“They now have health insurance; that doesn’t ensure they have healthcare"

“They now have health insurance; that doesn’t ensure they have healthcare"
Posted on 05/09/2016

BY TOM ADAMS MONDAY, MAY 9TH 2016

 

FLORENCE, Ore. - Lifelong Florence resident Char Reavis loves life on the coast.

 

But she said that, until recently, life on the Oregon Coastcame with one big drawback.

 

"Didn't get all our needs met, really, you know, and you just sort of took the hand that you were dealt," said Reavis, who is part of a rural advisory council on healthcare.

 

That "bad hand" is healthcare access.

 

It's a problem aggravated by the loss of family wage jobs, Reavis said.

 

"You know, really lower down your hours and you have a difficult time making ends meet," she said. "It really affects a person's health because you're stressed out and you're trying to do what you can."

 

Public agencies and non-profits in Lane County are looking for answers.

 

They've joined forces on the community health needs assessment, a project by Lane County Public Health, Trillium Health Plan, PeaceHealth and United Way of Lane County.

 

On the plus side: under the Affordable Care Act, the percentage of county residents without health insurance has dropped from 23 percent, as it stood 4 years ago, down to just 6 percent.

 

"If they now have insurance, that doesn't guarantee they have access to healthcare," said Dr. Patrick Luedtke, chief medical officer for Lane County. "There might not be an appointment to be had. They might have to wait months. How do we change that - how do we make that better?"

 

The plan outlines five priorities:

 

  1. Boost health "equity" among all ethnic and population groups
  2. Slow the increase of obesity in Lane County
  3. Prevent and reduce tobacco use. "We still have roughly 20 percent of adults who smoke; that's too many," Luedtke said. For example, Oakridge, pop. 3,200, has more than double the rate of tobacco-related deaths per capita as the county as a whole.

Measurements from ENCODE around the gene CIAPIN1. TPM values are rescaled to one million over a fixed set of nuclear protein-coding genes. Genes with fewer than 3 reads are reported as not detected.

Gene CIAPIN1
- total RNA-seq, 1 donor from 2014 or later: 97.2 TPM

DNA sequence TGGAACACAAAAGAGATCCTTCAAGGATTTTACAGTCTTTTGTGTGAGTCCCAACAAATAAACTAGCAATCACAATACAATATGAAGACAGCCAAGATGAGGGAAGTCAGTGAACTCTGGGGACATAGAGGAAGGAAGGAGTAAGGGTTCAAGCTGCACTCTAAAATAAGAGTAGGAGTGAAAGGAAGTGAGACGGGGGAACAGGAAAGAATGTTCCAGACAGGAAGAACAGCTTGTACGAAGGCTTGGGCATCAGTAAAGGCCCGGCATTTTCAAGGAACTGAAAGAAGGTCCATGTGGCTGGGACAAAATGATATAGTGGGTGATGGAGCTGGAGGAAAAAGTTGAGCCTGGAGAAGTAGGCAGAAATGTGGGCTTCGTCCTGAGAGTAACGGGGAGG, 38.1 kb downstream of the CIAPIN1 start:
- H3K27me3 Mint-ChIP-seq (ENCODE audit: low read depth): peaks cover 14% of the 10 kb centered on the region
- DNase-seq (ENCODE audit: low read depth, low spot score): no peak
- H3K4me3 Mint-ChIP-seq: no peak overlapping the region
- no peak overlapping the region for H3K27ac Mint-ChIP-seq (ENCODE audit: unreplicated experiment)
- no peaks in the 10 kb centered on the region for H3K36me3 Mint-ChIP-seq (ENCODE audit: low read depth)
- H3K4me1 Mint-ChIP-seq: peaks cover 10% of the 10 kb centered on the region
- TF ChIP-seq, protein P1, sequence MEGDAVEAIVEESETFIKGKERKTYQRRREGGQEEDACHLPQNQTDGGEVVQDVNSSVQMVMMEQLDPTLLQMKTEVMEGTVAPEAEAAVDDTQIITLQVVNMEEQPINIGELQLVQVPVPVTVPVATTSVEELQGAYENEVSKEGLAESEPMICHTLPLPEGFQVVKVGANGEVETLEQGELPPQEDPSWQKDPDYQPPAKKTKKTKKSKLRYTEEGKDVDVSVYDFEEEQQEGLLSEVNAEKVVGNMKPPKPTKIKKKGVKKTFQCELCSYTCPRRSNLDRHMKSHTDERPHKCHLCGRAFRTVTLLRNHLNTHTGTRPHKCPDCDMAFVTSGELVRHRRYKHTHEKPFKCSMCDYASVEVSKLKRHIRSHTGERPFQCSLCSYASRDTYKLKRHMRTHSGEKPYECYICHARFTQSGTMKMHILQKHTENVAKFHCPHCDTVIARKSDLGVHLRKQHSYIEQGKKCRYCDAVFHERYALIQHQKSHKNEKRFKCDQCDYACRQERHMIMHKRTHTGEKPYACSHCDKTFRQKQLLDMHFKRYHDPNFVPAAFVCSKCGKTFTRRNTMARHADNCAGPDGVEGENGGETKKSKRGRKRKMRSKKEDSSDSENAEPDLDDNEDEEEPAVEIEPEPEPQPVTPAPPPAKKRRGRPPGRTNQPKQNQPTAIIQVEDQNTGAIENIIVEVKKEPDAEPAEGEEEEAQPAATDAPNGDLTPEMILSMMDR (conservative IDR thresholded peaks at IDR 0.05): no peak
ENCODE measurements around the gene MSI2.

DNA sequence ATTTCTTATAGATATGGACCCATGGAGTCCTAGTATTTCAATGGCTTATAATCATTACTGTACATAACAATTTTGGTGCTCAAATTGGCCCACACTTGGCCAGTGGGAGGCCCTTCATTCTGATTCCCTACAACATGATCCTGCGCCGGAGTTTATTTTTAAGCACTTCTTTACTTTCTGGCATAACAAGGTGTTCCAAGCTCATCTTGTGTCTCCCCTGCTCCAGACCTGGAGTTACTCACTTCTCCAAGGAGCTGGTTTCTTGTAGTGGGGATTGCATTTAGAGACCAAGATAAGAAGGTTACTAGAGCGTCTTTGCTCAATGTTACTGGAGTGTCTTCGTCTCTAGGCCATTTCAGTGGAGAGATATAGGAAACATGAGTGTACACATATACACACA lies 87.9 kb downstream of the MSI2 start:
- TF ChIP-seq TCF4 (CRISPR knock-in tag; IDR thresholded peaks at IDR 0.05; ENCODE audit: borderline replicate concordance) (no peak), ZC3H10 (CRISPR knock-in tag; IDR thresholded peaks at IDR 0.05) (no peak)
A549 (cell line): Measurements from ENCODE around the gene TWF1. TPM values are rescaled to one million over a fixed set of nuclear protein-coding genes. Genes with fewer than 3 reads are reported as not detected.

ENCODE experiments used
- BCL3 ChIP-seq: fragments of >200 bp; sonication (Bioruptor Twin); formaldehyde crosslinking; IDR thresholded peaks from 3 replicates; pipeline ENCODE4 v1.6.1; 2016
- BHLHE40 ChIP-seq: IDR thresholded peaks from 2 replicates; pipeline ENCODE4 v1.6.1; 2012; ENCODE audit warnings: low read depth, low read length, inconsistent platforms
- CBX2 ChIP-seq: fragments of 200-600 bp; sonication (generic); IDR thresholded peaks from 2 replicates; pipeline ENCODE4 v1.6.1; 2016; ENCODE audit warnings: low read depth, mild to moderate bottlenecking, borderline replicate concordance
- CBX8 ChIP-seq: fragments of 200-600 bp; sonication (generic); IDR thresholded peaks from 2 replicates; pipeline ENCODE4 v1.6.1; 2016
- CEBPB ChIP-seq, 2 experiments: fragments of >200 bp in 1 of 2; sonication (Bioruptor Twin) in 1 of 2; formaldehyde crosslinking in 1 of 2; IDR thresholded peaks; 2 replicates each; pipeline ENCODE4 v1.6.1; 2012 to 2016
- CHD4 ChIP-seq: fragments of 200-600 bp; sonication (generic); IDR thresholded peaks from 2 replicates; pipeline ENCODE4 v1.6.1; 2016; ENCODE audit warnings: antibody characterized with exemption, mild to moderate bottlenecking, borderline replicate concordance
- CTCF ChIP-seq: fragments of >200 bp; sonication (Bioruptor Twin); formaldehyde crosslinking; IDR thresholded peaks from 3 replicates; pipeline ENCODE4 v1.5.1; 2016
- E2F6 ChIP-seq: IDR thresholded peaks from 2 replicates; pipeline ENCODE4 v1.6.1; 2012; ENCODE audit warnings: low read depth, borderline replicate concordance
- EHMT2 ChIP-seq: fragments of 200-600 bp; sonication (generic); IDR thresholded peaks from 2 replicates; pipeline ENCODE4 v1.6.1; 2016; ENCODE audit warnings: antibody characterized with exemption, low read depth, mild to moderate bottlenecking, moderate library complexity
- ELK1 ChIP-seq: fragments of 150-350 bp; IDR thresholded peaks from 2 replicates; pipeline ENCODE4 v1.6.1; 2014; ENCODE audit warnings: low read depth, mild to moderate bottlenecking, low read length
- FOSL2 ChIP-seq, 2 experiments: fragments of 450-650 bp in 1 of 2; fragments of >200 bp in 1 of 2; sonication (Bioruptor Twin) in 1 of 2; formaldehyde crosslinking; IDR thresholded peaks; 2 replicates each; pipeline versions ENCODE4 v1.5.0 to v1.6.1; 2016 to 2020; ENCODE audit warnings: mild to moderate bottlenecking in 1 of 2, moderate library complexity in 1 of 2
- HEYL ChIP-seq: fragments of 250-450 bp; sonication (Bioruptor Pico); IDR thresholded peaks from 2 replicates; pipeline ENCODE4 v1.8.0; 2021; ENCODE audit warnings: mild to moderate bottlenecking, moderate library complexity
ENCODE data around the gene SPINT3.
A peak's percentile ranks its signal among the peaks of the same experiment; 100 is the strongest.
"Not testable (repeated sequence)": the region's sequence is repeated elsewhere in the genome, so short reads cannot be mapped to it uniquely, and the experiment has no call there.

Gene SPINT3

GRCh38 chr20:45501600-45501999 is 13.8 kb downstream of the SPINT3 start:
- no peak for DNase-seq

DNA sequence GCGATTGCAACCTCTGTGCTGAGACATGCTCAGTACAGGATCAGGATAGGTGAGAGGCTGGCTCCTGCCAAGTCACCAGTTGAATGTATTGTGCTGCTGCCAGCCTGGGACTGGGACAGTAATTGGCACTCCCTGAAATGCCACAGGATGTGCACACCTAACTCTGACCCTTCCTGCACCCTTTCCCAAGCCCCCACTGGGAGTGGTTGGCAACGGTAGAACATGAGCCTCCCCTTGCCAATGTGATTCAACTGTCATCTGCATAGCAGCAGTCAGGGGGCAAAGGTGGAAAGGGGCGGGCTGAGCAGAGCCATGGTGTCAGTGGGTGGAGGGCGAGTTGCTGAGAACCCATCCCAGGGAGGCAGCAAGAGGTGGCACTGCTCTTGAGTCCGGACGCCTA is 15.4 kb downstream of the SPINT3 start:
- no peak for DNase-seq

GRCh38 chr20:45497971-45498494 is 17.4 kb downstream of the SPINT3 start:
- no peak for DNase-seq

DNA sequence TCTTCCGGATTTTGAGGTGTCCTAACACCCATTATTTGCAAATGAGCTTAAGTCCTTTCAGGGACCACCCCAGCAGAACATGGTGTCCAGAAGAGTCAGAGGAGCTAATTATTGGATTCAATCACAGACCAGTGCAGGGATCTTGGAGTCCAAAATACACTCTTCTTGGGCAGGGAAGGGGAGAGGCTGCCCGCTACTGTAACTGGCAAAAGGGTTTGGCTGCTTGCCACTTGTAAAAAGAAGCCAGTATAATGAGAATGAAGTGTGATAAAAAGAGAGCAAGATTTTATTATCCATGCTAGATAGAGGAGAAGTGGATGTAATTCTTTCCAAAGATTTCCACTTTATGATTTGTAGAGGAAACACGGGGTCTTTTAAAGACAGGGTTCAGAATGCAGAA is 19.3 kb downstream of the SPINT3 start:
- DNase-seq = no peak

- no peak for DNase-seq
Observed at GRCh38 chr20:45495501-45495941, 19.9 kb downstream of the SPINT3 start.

4. Present and reduce substance abuse and mental illness
  5. Improve access to healthcare

 

"We're seeing the direct care piece, where we're building more clinics and providing more care to people, we're trying to increase access," said Jason Davis with Lane County Health.

 

That equation includes community health centers, like the Delta Oaks clinic that opened last fall in north Eugene.

 

"A few years ago we only had two clinics," Luedtke said. "Now we have 6, and they see a good many rural health patients."

 

A separate federal Health and Human Service survey lists a lack of dental care for low-income residents across the county.

 

And a 2013 state health authority report points to Lane County's low immunization rates to control whooping cough and other diseases.

 

Officials said they're starting to move to a system that promotes healthier lifestyles; stresses education; and helps people deal with housing and employment barriers, recognizing that all these problems feed on each other and affect personal health.

 

For example, part of the Delta Oaks community health clinic is a teaching kitchen.

 

"What we have is a kitchen, a teaching kitchen where individuals come and learn how to make healthy recipes at home with the limited resources they have," Davis said.

 

And healthier people will need to make fewer trips to clinics and emergency rooms.

 

Grants and other funding sources will be needed to fully fund the program, but rural advisory council member Reavis is hopeful.

 

"I think the positive thing is that we're all working to implement that into rural areas and do more prevention, and have more things that are affordable for people," she said.

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